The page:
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Byzantine Empire /
Constantine 9
Byname: Constantine 9 Monomachos

Emperor Constantine 9 of the Byzantine Empire
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From Hagia Sophia church, Istanbul, Turkey.

(Around 1000-1055) Byzantine emperor 1042-1055.
Constantine's reign was among the most disastrous of Byzantine history. While Emperor Basil 2, only half a century earlier, had brought the empire to its strongest position for 4-500 years, Constantine's reign is often counted as the beginning of the end. Some of his decisions came to have dramatic effects for centuries after.
The clearest example was his decision to trust the Seljuq Turks to the degree that he disbanded the army protecting the border to their territories. Although the Seljuqs leaders themselves wanted peace, other Turkomen groups soon made advances across the unprotected border and into imperial territory. To a great degree, it is from this that both the Crusades cam about and it was possible for the Ottoman Empire to emerge.
Constantine wasted much of his strength in conspiracies, much of course, to defend his position. Strong groups were driven away from the court, while he aimed at winning the sympathy of the nobility and the church by granting tax immunity in many cases. This caused a great decline in tax revenues, jeopardizing the efficiency of the state and the military.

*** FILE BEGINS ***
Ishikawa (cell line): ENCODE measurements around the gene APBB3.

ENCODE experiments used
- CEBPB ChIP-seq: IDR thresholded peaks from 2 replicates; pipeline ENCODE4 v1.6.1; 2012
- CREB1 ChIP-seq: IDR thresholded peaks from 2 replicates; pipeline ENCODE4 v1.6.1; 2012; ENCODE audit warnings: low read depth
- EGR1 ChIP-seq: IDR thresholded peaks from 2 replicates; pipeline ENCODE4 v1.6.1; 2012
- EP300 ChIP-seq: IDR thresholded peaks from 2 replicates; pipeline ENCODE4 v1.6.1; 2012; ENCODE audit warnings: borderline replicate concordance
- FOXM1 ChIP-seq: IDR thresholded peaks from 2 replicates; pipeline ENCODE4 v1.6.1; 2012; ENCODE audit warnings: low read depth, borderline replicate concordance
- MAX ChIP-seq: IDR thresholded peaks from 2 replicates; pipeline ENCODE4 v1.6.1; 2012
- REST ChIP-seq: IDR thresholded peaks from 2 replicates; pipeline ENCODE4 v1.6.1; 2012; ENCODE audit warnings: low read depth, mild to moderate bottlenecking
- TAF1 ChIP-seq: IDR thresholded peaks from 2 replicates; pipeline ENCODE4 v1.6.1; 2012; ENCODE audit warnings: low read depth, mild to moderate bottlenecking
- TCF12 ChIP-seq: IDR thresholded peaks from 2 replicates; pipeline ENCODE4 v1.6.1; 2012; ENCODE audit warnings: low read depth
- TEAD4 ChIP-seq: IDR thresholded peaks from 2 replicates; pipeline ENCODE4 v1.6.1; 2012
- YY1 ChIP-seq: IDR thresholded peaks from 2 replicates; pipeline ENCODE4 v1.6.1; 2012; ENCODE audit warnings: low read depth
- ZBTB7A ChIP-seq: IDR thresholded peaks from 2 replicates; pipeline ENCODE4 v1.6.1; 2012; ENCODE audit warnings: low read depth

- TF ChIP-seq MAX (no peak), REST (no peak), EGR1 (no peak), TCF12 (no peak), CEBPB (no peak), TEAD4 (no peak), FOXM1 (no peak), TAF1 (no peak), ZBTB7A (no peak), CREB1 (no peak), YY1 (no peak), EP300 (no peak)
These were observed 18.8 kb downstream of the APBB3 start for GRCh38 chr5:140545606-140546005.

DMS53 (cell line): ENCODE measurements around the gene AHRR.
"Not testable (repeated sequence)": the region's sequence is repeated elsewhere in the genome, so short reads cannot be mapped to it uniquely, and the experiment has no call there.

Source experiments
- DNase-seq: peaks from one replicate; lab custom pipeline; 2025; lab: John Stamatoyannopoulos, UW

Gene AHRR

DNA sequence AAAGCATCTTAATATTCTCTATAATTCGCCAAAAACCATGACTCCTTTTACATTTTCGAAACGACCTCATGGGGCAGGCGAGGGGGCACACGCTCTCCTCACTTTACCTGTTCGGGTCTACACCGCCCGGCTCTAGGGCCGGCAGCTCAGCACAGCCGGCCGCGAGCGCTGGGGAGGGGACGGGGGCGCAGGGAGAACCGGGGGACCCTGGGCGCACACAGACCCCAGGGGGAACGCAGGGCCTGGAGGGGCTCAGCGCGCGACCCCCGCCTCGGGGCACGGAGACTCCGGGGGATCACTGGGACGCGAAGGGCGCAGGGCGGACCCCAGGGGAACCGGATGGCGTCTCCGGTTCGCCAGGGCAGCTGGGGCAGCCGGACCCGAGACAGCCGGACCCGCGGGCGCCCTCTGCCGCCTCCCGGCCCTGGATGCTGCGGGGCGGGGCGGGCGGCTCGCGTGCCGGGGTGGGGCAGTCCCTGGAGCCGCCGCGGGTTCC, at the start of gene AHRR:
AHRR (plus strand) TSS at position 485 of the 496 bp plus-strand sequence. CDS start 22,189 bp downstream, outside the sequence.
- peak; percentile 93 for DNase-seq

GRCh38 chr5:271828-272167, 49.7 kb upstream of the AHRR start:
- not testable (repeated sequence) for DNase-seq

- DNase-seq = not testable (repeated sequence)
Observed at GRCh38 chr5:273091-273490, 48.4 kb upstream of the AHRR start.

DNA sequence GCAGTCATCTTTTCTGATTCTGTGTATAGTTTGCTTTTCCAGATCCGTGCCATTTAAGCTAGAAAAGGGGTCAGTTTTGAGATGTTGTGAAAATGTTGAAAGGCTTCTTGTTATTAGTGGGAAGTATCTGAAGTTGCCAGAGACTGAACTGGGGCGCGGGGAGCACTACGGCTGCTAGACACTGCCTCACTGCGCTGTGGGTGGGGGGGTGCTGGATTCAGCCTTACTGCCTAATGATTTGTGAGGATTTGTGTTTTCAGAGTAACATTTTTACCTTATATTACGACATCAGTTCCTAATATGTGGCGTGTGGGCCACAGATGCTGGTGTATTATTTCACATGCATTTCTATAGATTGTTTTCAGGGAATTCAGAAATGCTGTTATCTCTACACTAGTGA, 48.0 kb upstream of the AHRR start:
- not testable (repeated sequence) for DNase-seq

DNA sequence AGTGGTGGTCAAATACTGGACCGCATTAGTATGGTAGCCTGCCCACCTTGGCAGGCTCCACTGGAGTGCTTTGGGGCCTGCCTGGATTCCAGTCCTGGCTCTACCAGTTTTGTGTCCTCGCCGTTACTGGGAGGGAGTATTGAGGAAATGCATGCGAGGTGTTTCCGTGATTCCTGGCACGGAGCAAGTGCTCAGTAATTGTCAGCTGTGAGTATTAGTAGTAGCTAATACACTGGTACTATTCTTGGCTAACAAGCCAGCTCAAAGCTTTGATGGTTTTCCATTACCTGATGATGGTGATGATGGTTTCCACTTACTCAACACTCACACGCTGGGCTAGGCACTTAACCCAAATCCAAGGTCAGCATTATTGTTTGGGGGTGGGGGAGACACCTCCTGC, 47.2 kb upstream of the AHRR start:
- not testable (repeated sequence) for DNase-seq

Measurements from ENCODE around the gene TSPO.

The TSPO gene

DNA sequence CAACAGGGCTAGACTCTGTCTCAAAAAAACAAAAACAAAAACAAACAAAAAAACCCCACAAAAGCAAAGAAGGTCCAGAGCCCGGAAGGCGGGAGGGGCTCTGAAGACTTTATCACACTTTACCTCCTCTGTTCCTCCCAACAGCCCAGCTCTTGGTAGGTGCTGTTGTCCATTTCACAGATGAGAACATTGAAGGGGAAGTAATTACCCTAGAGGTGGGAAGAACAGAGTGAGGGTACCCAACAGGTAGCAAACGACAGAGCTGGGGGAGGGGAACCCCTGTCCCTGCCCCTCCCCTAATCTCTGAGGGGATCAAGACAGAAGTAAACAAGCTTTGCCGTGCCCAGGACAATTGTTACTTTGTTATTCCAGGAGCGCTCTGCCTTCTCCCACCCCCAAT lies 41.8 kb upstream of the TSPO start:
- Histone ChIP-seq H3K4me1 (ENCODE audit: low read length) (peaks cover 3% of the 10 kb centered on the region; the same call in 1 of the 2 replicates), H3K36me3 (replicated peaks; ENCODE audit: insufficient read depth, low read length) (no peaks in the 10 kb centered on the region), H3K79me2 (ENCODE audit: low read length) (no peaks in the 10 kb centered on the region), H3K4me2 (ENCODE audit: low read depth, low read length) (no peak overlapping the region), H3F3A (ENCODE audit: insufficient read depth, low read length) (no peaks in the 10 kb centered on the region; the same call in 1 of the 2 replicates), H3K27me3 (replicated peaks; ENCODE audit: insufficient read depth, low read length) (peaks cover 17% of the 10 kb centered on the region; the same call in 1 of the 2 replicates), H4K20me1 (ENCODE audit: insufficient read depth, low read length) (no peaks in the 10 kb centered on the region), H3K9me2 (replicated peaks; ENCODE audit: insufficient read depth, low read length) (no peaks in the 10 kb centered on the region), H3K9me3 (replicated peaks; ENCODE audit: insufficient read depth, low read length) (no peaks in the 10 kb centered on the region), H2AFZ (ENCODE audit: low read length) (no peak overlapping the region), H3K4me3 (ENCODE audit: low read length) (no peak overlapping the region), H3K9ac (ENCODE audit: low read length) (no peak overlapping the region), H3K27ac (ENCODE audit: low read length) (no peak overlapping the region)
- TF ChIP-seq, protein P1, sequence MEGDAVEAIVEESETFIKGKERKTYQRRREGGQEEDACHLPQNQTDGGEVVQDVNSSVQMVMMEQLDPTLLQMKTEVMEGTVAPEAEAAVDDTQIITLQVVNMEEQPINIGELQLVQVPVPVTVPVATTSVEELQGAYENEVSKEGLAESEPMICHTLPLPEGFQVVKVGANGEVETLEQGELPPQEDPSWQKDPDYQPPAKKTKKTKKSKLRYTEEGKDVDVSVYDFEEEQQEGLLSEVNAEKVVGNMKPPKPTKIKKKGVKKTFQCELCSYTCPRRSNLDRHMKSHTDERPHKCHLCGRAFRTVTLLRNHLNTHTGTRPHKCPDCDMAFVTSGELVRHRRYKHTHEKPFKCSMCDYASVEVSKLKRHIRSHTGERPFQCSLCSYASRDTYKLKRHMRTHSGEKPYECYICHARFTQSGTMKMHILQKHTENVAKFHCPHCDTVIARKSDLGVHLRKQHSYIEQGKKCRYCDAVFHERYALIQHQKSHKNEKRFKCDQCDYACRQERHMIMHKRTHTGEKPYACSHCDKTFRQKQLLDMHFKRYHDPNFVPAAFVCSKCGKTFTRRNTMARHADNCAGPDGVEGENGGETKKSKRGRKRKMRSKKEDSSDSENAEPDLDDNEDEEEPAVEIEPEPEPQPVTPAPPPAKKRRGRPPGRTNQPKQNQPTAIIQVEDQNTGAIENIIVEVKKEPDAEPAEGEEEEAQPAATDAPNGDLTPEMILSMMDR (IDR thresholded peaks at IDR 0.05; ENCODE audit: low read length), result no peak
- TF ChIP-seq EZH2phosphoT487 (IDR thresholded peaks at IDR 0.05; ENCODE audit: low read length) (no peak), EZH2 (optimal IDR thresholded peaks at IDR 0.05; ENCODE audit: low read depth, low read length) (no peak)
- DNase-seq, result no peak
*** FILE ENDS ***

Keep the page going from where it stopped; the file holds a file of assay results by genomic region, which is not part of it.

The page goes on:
The schism between the western and eastern churches that came in 1054 was not the making of Constantine. It affected his politics, however, as he hoped to get assistance through an alliance with the Pope in Rome, in his fight against the Normans over territory in Southern Italy.
Arts and literature thrived under Constantine 9, and the University in Constantinople was expanded.

980-1010: Date of birth cannot be set with certainty. He was born as son of a higher bureaucrat.
Late 1030's?: Becoming a favourite of Empress Zoe, Constantine is exiled to the island of Lesbos by her jealous husband, Emperor Michael 4.
1042 June 11: Empress Zoe, now the sole ruler, chooses Constantine to become her husband.
June 12: Constantine is declared emperor, he comes in charge of the Byzantine government.
August: Rebellion by General George Maniakes.
September: George Maniakes declares himself emperor. He has control over large army contingents.
1043: George Maniakes dies, and the conflict comes to an end.
1045: Annexes the Armenian kingdom of Ani.
1046: First conflict with the Seljuq Turks.
1047: Rebellion by Constantine's nephew, Leo Tornikios. Though making advances in the beginning, he was captured after a few months.
1048: Battle with the Seljuq Turks in Armenia.
— Pecheneg attacks on Byzantine territory in the Balkans.
1049: Truce is agreed with the Seljuq Turks.
1053: Trusting the Seljuq Turks, Constantine disbands the Armenian troops.
1050: Zoe dies.
1054: The final seperation of the Christian church, dividing into the western with the Pope in Rome in its centre, and the eastern with the Patriarch in Constantinople in its centre.
1055 January 11: Dies. He is succeeded by Theodora, who officially had been empress since 1042, but not active until now.

By Tore Kjeilen